If history repeats itself, Spain might be more certain than any of the above countries. Although India, South Korea, and Indonesia have courted Tesla for years, things haven't moved past the negotiating table. On the contrary, when the Mexican government announced last year that it would host a Tesla gigafactory, things proved true. Spain is a similar case where local authorities never courted Tesla but are in advanced talks for a gigafactory nevertheless. This shows that Tesla wants this to happen, and most of the time, Tesla gets what it wants.
Although no official statement has been made, Spanish newspaper Cinco Dias reported that Tesla plans a 4.5 billion euros ($4.83 billion) investment for a gigafactory in Valencia. The rumors appear to be confirmed by a spokesman for Valencia's regional government, who told Reuters there were talks with an unidentified company about a "large automobile investment." They didn't offer details, citing the confidentiality of the negotiations, but confirmed that the talks were "very advanced."
Giga Berlin costs are still elevated, considering the high wages in Germany. A production facility in Spain could leverage the country's advantages to build more affordable EVs based on the Gen-3 architecture. These could not be produced at Giga Berlin, although Tesla is expected to introduce a second model in production soon. That could be the Project Highland Model 3, though, as it makes more sense financially for the German gigafactory.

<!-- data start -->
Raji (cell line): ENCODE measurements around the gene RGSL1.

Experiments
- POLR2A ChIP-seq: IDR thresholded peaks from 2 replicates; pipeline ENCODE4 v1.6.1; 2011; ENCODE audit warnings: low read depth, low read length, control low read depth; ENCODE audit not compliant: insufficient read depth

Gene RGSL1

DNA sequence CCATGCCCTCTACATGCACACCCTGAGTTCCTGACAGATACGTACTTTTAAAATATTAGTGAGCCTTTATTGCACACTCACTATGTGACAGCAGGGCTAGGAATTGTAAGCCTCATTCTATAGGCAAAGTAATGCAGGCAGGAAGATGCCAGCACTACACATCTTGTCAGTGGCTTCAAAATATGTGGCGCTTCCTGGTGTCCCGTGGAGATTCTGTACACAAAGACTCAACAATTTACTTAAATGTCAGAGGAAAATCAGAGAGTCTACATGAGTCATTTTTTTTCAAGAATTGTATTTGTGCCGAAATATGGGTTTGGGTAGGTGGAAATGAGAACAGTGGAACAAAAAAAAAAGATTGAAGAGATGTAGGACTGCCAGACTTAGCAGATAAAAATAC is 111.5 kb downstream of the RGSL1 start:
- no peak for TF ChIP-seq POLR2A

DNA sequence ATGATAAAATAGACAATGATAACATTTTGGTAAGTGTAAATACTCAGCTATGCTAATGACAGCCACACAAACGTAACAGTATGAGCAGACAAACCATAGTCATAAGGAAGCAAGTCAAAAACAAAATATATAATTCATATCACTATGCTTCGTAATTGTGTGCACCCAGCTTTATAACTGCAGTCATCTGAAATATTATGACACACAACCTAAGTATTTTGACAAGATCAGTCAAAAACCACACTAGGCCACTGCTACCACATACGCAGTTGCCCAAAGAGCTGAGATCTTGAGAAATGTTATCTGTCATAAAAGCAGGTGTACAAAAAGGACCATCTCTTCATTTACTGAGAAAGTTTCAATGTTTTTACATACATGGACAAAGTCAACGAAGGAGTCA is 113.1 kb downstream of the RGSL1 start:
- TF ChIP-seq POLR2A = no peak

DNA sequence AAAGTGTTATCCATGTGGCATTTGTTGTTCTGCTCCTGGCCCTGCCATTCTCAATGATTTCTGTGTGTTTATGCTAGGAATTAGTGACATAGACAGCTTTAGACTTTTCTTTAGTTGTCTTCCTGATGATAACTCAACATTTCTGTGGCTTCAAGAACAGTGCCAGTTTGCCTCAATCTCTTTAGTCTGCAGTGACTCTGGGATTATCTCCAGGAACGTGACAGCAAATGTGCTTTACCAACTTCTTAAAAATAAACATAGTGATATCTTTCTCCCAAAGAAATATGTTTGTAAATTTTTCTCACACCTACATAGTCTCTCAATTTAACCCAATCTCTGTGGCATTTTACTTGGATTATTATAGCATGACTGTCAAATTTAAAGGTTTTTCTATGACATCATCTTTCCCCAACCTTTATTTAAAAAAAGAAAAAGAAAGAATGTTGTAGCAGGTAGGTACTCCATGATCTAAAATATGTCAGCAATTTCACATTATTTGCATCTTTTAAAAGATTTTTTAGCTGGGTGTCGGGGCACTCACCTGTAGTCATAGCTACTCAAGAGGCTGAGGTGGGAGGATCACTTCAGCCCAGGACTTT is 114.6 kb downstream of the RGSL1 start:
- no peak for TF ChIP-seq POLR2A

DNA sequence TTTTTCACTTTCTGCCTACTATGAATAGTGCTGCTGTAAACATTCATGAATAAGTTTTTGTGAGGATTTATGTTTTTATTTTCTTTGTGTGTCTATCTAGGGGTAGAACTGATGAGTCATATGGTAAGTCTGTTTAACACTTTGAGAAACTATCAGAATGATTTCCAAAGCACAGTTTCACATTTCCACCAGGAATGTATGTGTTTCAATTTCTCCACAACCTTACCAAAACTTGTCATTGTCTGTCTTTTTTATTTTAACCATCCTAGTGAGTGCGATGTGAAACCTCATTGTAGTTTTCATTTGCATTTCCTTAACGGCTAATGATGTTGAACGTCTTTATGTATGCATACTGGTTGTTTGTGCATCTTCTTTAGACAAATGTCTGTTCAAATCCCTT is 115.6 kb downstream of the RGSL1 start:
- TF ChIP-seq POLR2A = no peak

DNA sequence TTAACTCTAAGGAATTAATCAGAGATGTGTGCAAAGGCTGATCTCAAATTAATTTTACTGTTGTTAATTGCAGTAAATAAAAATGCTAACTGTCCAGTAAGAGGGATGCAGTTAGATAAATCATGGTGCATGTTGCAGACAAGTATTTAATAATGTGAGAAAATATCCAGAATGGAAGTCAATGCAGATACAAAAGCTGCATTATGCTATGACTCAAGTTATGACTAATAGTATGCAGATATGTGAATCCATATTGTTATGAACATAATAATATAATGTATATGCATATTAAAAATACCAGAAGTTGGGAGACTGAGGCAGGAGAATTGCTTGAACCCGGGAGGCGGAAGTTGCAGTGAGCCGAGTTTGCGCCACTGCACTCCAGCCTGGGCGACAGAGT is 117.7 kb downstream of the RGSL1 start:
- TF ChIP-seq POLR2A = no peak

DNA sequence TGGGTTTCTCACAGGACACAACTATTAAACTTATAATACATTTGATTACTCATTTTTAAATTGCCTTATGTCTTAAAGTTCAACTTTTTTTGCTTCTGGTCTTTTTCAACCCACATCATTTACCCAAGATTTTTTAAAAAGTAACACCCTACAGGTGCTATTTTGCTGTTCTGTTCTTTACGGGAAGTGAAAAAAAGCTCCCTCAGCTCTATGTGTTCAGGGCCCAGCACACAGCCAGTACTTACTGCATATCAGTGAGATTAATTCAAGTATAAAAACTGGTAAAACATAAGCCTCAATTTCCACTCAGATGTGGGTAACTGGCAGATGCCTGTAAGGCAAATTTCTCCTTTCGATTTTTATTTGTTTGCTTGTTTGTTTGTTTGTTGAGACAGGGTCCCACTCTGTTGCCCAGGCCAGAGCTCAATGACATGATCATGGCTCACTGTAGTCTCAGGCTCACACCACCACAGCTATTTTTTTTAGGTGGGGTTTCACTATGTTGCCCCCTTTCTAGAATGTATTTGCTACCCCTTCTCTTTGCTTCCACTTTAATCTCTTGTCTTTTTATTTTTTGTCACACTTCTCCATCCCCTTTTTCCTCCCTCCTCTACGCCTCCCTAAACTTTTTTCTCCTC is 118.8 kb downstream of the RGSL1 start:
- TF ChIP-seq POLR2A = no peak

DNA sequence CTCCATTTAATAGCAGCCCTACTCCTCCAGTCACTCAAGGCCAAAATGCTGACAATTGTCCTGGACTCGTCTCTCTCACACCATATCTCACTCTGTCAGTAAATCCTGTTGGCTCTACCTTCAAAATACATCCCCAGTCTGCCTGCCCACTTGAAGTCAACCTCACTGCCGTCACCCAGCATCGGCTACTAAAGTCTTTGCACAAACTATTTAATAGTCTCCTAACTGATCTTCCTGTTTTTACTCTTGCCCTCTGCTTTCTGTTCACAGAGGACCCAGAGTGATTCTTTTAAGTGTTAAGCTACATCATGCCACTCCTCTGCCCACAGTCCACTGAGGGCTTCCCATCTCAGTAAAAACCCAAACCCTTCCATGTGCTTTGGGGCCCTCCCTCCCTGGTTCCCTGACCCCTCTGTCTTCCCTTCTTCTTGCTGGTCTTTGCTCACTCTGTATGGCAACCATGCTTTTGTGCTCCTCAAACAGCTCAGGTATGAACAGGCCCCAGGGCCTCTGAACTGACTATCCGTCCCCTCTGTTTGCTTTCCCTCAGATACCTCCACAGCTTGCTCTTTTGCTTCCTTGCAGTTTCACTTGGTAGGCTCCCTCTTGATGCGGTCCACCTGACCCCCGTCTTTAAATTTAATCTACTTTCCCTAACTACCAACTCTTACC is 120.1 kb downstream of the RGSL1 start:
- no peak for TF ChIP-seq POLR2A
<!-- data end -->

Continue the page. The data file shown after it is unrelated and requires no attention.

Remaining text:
Tesla invested around 5 billion euros ($5.4 billion) to build Giga Berlin, which took three years from groundbreaking to start of production. Tesla thinks it can do better than that and plans to prove it with Giga Mexico. If Spanish environmentalists are not as fierce as those in Germany, Giga Valencia could start making EVs as early as 2025. Tesla plans around 10-12 gigafactories worldwide to reach the goal of selling 20 million EVs per year by 2030.